By Pat Launer
Science and politics; it’s all the rage
On more than one San Diego stage.
Air-pumps, sound-machines, introspections,
Fictitious gubernatorial elections.
Provocative theater to promote:
The mindless-summer-movie antidote!
While Broadway musicals are taking their cues from the movies, thoughtful playwrights have been looking at visual art. And San Diego theaters are right there with them.
At the UCSD Baldwin New Play Festival this past spring, the most provocative and stirring play, “The Hopper Collection,” created a backstory for an Edward Hopper painting. In July, Lambs Players Theatre mounts Yazmina Reza’s fictional work of “Art.” In August, Cygnet Theatre opens Lynn Nottage’s “Las Meninas,” a historical fantasy that takes its name, and some of its storyline, from a 1656 painting by Velazquez. And now, along comes Backyard Productions, ever anxious to get a jump on hot new plays, with “An Experiment with an Airpump,” the title of a 1768 English painting by Joseph Wright of Derby.
Written by Northumberland native Shelagh Stephenson, the play was joint winner of England’s Peggy Ramsay Award in 1997, and in its American debut (Manhattan Theatre Club, 2000), it garnered Drama Desk and Outer Critics Circle Award nominations. It should’ve won.
This is an astonishing, intelligent, invigorating, thought-provoking play. Set simultaneously on the cusp of two centuries, the 18th and the 20,th it’s an obvious homage to Tom Stoppard’s “Arcadia.” (in the play-within-a-play, there’s even a character called ‘Arcadia’). Like that outstanding piece of theater, and the painting that inspired it, “Airpump” has to do with scientific discovery. The painter captured a scene, gorgeously reproduced onstage, demonstrating that life cannot exist in a vacuum and that science without humanity can result in death. The painting shows a white bird gasping for breath in an evacuated glass jar as the experimenter and his family — in varying degrees of disbelief and shock — look on. It was viewed as a commentary on the scientific Enlightenment on the brink of the Industrial Revolution.
The modern counterpart, incredibly up-to-the-minute (even if it was set in 1999) is genetic research, and the use of fetal cells in particular. The play deals with scientific ethics and morality, and rationalism vs. passion.
We first meet Ellen, a genetic researcher, who confronts the Wright painting and confesses, “When I was 13, other girls wanted to marry Mick Jagger. I wanted to be God.” And then we watch as she metamorphoses before our eyes, into Susanna Fenwick, wife of a distinguished physician living in the same Newcastle House 200 years earlier. Her husband is passionate about progress, which makes him sympathetic to the political change and turmoil brought on by industrialization. But he is somewhat less compassionate to his own wife and daughters. Each character here is a philosophical antithesis of the one in the alternate century/reality.
So Ellen (the marvelous Robin Christ) is a rational scientist with a moral dilemma: whether or not to take a new job in pre-embryonic genetic research. But as 18th-century Susannah, she’s often-inebriated, over-emotional, under-educated, and roundly ignored by her celebrated husband. Susannah’s older daughter, Harriet (Allison Riley) is a strong-willed, excitable girl who’s been told she’s a poet but would prefer to turn her passion to medicine; she wants to be a player, not just an observer. Her complacently romantic younger sister Maria (ditsily played by Lauren Zimmerman) is rescued from following directly in her mother’s frustrated footsteps when her eyes are opened (literally and figuratively) to the fickleness of her fiancé, who’s away in India, and can’t seem to recall her eye-color. Two hundred years hence, Kate (Riley again, more centered) is a single- and narrow-minded scientist who has no time for humanism or humanity. Then there’s the hump-backed Scottish maid, Isobel (magnificently, heart-breakingly played by the luminous Jessica John), who’s more literate and intelligent than most of her female superiors, but because of birth status and appearance, is relegated to third-class citizenry — and a lot more. This pretty much represents the full spectrum of female roles across the centuries.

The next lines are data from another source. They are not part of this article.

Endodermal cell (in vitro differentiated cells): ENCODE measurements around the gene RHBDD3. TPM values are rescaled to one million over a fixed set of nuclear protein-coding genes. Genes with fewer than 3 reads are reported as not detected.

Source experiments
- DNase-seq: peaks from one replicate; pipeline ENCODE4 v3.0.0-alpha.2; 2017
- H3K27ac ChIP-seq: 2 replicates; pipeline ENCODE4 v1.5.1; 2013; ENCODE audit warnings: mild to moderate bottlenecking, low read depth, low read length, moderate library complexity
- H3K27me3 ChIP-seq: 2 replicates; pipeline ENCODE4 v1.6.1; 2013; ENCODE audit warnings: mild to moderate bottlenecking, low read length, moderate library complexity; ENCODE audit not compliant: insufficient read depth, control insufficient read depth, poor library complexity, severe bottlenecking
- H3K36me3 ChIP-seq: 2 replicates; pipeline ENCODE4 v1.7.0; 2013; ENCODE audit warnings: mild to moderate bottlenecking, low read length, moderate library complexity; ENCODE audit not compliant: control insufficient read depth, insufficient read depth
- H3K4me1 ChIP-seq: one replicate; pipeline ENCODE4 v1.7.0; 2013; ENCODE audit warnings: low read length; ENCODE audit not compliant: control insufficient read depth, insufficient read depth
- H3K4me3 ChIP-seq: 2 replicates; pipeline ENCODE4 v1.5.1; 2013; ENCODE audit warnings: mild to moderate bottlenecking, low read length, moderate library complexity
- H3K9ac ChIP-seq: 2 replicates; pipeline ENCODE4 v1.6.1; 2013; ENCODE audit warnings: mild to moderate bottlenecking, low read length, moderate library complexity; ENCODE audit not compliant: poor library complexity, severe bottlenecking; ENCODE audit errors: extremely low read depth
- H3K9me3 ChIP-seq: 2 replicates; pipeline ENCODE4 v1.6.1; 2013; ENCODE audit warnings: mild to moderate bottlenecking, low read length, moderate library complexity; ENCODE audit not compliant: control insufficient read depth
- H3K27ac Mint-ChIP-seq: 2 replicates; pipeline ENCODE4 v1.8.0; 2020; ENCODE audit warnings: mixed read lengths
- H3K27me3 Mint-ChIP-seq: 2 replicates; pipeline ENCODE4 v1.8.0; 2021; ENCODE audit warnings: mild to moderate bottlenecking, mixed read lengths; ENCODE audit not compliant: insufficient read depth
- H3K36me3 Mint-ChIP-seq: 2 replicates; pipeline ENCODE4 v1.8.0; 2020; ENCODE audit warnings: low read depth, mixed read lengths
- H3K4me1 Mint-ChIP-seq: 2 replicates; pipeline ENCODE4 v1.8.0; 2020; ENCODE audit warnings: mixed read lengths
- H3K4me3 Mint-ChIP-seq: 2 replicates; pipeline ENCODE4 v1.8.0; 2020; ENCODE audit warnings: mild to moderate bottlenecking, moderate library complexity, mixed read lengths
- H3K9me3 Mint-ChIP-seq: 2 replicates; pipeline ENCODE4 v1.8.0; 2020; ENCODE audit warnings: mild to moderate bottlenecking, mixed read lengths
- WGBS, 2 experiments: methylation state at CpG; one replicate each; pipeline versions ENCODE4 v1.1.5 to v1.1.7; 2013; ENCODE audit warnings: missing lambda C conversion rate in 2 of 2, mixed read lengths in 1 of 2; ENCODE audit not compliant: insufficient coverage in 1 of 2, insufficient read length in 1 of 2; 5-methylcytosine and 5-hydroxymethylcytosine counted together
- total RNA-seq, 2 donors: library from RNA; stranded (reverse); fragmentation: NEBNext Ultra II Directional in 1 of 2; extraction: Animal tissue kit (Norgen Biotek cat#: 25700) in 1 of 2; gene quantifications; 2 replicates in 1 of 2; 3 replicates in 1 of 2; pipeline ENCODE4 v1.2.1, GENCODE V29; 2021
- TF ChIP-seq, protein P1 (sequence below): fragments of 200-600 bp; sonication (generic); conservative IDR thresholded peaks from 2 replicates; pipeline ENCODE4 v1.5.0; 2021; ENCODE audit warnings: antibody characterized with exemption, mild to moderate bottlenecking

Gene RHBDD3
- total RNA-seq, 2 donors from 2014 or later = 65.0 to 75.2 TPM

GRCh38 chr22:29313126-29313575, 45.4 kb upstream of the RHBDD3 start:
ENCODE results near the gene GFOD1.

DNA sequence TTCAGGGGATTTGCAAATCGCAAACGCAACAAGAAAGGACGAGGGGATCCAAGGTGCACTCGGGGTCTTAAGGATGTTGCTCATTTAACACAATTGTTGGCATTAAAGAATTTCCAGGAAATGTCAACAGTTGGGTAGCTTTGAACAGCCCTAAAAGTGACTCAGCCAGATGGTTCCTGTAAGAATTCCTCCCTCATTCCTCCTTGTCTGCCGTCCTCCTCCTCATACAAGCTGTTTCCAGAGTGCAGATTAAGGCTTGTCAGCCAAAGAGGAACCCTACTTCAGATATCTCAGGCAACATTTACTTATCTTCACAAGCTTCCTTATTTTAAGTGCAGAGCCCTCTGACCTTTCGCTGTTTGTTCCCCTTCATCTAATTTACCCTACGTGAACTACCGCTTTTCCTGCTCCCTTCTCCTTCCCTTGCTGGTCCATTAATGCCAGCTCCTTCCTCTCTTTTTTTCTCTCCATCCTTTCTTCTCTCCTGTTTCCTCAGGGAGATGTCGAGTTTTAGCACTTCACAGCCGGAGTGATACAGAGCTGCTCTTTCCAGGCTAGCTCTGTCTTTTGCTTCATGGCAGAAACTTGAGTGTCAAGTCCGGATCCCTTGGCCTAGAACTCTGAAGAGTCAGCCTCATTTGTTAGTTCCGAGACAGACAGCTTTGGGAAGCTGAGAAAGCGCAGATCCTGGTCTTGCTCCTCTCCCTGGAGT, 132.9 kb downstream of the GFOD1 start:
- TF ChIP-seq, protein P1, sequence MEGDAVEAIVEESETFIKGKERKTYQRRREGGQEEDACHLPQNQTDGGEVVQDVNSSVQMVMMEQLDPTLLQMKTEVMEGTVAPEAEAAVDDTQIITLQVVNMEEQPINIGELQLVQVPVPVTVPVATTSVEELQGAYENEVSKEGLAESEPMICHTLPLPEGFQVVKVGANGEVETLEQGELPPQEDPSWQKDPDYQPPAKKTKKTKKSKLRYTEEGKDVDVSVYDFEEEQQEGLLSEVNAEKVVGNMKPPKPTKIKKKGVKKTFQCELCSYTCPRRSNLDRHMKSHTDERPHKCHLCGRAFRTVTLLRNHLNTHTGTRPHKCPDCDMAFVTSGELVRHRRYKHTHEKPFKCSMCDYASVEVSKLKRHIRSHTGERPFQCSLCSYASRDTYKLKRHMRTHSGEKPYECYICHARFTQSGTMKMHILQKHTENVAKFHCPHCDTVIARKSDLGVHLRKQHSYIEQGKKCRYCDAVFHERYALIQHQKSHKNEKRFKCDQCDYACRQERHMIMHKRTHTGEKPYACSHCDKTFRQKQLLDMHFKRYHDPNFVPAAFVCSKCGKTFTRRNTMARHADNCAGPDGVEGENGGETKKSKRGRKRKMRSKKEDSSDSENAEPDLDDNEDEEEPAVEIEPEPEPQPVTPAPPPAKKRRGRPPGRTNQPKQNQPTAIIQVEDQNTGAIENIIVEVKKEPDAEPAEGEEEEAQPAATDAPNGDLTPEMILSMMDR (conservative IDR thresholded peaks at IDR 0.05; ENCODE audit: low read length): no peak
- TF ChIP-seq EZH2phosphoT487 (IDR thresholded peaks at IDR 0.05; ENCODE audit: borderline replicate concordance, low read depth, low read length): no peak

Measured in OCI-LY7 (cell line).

On the male side, there are equivalent dichotomies. In 1799, we have expansive Dr. Fenwick the experimenter, and (also played by the low-key but mesmerizing Ron Choularton) in 1999, Ellen’s depressed and unassuming husband, Tom, an unemployed academic who questions the ethics of her prospective job. Fenwick’s frequent visitors (presumably part of the famous Newcastle Literary and Philosophical Society) are the list-maker (and future father of the thesaurus) Peter Mark Roget (frazzled, fidgety but endearing Daren Scott), who clearly sees the humanity in science; and Thomas Armstrong (a too sleazy-too early Joshua Everett Johnson), whose scientific inquiry knows no bounds or human-kindness. He’s in with the grave-robbers of old (and would be with the university corpse-sellers of today). In modern times, Johnson is terrific as the woo-woo, spiritual blue-collar questioner who nails the concerns and engages the heart of Ellen’s more erudite husband.